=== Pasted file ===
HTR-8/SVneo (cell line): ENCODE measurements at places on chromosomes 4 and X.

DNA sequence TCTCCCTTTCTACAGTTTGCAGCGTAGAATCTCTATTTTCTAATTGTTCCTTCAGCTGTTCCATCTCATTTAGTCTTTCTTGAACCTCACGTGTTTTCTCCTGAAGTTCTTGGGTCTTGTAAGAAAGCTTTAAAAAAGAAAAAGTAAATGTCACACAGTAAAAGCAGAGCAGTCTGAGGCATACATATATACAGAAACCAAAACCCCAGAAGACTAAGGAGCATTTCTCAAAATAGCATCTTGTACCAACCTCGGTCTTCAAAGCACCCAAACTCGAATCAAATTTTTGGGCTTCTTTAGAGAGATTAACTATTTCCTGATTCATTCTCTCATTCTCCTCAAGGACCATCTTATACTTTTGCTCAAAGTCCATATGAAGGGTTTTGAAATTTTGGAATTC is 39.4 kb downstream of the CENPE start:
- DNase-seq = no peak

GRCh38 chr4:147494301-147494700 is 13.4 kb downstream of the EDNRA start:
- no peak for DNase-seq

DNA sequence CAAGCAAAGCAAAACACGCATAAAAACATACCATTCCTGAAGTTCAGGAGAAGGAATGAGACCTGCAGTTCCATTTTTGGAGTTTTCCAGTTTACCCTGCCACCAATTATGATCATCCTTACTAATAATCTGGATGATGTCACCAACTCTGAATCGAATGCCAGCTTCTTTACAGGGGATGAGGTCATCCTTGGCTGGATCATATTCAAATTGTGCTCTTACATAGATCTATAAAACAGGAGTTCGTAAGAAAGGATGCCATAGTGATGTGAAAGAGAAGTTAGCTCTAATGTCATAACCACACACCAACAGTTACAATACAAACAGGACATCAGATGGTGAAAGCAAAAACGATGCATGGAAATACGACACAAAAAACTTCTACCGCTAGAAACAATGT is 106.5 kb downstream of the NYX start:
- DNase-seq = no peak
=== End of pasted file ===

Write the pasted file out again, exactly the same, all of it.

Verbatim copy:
HTR-8/SVneo (cell line): ENCODE measurements at places on chromosomes 4 and X.

DNA sequence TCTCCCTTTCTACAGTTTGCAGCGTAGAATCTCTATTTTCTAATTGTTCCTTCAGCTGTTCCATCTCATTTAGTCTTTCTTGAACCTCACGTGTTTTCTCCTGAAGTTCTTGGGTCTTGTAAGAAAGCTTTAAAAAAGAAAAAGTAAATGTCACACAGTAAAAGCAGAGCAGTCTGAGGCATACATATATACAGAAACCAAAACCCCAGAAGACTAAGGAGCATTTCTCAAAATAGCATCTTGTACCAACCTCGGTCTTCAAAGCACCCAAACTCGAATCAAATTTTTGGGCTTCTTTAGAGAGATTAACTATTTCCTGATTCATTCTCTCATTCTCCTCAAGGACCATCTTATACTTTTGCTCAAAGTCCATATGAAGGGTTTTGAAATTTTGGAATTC is 39.4 kb downstream of the CENPE start:
- DNase-seq = no peak

GRCh38 chr4:147494301-147494700 is 13.4 kb downstream of the EDNRA start:
- no peak for DNase-seq

DNA sequence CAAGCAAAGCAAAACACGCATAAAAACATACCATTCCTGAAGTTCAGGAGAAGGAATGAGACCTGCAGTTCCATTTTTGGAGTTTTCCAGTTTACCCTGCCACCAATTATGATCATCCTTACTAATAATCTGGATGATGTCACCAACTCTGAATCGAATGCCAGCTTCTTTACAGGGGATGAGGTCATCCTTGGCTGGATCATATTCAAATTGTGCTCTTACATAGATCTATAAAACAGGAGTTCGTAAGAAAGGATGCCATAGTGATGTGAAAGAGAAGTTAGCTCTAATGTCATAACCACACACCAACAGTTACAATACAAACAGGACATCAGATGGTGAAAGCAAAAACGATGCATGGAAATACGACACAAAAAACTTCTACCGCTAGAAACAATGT is 106.5 kb downstream of the NYX start:
- DNase-seq = no peak